Reflections on Quality – Risk-taking in the Early Years

Reflections on Quality – Risk-taking in the Early Years

Reflections on Quality is an invitation to reflect by Anna Nguyen-Sgro, Quality Specialist, Children’s Services, Halton Region

One of the most significant indicators of quality is that the early learning and child care environment ensures each child is safe and that their well-being is protected. This element of quality is given focus in the Child Care and Early Years Act (CCEYA), various environmental rating scales and assessment tools, and is typically a priority for parents, educators and other adults. While it is critical that early years classrooms, outdoor spaces and activities are safe, How Does Learning Happen? Ontario’s Pedagogy of the Early Years suggests it is also important for early years programs “to provide children with interesting opportunities for a reasonable degree of risk taking” (page 29). This does not mean putting children in danger of serious harm, but rather, providing  opportunities for experiences that are interesting, challenging, engaging, unpredictable and uncertain, to support their learning, growth and development.

The balance between safety and risky play is often a challenge when planning the environment and providing experiences for children. Concerns about the potential for injuries are often the reason for adults wanting to gain control of children’s play and are a barrier to providing opportunities for children to engage in risk-taking experiences. It is assumed that by removing risks, children’s safety will be ensured. However, this approach fails to acknowledge risk-taking as a positive feature of children’s play and learning (Tovey, 2011). In “The Environment is a Teacher” in Think, Feel, Act, Karyn Callaghan challenges us to consider that “If our environments are designed to eliminate all risk by not allowing access to breakable items or physical challenges, how can children learn to exercise self-control and become aware of their own actions?”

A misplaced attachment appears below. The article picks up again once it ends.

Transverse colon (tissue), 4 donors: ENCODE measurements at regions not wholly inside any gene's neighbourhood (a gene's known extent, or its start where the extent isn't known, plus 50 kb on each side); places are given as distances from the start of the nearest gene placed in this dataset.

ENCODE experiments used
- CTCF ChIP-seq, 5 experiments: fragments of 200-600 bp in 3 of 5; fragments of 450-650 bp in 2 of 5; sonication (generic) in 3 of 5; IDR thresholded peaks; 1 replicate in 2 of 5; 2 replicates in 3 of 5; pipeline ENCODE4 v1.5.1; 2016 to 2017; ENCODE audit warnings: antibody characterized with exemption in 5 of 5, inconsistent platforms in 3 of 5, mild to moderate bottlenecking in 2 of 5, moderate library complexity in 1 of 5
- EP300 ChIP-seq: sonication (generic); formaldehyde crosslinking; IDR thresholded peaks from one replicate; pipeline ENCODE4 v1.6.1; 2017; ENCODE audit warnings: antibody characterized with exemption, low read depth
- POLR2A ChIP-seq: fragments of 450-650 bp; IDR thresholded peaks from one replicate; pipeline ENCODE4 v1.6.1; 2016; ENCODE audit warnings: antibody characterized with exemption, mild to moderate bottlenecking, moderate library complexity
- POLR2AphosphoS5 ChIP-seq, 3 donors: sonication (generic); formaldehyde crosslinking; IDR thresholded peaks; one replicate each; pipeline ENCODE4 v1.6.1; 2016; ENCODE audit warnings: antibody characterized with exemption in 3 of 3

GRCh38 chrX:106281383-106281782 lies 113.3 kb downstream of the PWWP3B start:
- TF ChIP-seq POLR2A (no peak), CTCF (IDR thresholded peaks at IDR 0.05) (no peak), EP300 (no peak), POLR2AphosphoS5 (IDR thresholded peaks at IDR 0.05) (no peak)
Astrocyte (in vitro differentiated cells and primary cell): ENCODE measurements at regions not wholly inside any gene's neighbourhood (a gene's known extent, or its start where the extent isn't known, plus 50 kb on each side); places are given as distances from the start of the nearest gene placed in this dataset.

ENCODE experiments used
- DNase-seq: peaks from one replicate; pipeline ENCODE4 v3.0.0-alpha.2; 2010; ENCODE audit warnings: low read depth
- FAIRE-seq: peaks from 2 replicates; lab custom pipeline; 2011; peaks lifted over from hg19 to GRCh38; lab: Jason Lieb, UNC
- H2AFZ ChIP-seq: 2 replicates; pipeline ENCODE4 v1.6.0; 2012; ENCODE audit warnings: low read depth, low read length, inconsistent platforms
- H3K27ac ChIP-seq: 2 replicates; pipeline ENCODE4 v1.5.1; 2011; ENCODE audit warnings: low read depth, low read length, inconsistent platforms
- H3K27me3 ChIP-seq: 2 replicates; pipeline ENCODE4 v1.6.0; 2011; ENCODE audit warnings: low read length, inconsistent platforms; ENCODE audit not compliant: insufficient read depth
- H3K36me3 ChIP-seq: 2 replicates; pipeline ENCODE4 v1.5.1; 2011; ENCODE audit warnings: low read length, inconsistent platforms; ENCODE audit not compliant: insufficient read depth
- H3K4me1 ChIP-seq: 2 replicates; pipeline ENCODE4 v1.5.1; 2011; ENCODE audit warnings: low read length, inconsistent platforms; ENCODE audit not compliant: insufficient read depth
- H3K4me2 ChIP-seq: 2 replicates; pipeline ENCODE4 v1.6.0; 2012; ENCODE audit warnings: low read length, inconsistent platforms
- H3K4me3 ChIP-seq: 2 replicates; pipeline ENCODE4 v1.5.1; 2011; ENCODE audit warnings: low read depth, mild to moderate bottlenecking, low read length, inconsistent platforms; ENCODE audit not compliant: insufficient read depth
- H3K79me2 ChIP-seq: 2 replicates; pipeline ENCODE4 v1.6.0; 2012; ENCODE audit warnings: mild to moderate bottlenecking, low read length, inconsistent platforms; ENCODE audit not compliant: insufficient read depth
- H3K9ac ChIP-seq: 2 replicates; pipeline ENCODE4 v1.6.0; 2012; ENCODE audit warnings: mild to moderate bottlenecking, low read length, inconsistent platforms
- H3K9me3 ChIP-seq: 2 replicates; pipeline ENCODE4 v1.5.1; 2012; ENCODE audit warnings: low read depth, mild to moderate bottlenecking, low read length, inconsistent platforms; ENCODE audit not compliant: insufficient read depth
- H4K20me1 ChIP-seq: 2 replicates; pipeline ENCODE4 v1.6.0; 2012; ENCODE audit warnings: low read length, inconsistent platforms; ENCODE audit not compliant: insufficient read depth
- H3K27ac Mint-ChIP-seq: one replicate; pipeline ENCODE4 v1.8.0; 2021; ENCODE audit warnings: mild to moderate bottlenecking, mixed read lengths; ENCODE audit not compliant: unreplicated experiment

How Does Learning Happen? suggests that programs can foster children’s health and well-being by “facilitating children’s efforts to take reasonable risks, test their limits, and gain increasing competence and a sense of mastery through active play and social interactions” (page 33). Research consistently suggests that opportunities to engage in risk-taking in play is associated with many positive outcomes including gains in physical and gross motor development, social and emotional competence, self-confidence, creativity and resilience.

Invitation to Reflect:

In collaboration with your colleagues, discuss the following questions to explore your own practice and attitudes towards risk:

  1. What does “safety” mean to you? What does “risk” mean to you? What does “danger” mean to you
  2. How can the environment be arranged to encourage children to engage in activities that involve an element of manageable risk (appropriate for children’s varied capabilities)?
  3. How might you assess the benefits of risky play when considering experiences for children?
  4. How might you empower children to consider their own safety and well-being in play?
  5. How might you advocate for each child’s right to engage in unstructured play?

For further reading:

Canada Public Health Association. (2016). Risky play is essential for child development.

Gill, T. (2007) ‘No Fear: growing up in a risk adverse society’

Tovey, H (2001). Achieving the Balance: Risk, Challenge and Safety.

Participaction (2015). Position Statement on Active Outdoor Play.




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